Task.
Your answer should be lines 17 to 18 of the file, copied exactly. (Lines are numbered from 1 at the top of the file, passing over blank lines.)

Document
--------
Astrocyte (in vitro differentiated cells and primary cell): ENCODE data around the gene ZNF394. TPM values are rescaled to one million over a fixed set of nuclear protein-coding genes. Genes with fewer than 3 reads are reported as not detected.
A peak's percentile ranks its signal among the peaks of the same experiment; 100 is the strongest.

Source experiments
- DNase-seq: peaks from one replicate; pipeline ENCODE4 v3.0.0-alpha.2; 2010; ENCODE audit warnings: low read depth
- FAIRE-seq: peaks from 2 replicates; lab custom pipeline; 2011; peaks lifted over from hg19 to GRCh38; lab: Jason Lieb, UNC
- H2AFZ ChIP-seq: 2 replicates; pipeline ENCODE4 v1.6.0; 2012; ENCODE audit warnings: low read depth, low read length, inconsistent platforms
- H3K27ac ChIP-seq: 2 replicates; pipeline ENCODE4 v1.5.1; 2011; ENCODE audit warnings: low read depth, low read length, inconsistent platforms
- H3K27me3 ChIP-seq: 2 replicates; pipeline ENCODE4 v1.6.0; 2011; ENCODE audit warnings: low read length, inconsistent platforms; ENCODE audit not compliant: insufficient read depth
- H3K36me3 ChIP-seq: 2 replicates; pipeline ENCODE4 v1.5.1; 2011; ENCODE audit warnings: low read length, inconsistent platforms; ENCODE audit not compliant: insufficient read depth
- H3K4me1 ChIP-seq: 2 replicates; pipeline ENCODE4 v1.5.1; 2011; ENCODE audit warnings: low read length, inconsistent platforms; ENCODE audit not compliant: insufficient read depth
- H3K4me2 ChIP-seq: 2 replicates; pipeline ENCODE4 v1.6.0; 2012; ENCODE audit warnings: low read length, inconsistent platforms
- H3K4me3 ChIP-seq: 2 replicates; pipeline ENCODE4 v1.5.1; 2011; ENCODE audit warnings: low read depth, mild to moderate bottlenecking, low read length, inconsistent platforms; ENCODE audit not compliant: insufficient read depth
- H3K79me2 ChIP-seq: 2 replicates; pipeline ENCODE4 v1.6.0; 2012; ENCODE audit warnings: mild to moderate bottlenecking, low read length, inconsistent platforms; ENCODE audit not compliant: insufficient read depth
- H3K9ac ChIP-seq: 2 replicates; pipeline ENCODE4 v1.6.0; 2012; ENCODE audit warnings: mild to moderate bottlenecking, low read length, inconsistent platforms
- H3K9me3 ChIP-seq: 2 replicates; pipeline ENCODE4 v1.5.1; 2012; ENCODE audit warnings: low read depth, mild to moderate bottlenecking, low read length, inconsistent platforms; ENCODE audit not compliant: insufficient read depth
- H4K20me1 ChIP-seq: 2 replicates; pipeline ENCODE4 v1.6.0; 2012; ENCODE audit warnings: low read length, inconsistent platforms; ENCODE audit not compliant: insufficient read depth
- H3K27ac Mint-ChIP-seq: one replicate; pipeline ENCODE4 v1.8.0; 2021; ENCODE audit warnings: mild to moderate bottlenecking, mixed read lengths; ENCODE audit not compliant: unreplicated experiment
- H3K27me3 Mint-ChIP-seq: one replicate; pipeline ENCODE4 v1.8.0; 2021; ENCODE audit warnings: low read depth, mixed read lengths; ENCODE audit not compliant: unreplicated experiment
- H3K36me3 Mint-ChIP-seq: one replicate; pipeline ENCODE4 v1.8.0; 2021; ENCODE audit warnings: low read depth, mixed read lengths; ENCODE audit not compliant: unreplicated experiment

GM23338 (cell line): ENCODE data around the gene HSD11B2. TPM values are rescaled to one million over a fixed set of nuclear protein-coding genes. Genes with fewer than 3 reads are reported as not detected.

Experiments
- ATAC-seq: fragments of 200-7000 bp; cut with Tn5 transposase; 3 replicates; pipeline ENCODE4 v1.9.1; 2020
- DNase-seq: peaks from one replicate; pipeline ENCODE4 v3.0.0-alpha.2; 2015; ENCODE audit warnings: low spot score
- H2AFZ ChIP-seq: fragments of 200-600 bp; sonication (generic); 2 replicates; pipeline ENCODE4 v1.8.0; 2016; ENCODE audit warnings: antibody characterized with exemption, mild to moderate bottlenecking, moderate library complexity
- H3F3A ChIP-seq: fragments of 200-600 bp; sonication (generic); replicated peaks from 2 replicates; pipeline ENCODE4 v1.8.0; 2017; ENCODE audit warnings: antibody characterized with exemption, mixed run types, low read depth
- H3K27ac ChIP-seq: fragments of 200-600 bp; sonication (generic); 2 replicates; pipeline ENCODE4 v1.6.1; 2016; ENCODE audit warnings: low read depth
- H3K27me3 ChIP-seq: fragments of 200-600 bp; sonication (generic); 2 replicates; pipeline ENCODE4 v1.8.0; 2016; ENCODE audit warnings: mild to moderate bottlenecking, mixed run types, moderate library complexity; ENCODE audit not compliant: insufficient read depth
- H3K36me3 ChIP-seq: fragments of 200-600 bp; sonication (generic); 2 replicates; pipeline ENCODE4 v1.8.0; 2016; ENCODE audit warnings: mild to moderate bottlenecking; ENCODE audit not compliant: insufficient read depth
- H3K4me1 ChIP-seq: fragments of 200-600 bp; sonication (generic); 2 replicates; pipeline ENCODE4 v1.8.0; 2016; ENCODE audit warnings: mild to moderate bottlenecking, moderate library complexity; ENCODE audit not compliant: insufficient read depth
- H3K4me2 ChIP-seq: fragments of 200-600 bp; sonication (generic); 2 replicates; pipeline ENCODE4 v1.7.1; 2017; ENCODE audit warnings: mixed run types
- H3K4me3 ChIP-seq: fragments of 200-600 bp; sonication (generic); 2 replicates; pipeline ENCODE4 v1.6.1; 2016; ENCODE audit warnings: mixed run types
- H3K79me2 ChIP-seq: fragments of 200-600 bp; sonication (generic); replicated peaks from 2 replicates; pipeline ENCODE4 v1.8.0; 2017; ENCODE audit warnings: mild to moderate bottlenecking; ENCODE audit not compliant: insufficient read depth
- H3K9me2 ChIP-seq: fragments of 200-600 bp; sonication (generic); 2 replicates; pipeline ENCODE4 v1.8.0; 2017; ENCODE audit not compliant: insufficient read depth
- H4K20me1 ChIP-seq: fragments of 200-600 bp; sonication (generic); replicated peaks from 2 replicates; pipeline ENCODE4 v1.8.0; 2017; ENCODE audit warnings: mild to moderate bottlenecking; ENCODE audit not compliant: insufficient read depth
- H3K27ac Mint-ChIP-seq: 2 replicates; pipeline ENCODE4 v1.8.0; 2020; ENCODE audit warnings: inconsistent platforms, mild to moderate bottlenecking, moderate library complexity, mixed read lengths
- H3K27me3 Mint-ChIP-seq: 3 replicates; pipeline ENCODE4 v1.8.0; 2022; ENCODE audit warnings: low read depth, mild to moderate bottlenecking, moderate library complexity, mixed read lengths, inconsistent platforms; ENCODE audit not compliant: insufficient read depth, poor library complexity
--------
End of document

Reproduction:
- H3K27ac Mint-ChIP-seq: one replicate; pipeline ENCODE4 v1.8.0; 2021; ENCODE audit warnings: mild to moderate bottlenecking, mixed read lengths; ENCODE audit not compliant: unreplicated experiment
- H3K27me3 Mint-ChIP-seq: one replicate; pipeline ENCODE4 v1.8.0; 2021; ENCODE audit warnings: low read depth, mixed read lengths; ENCODE audit not compliant: unreplicated experiment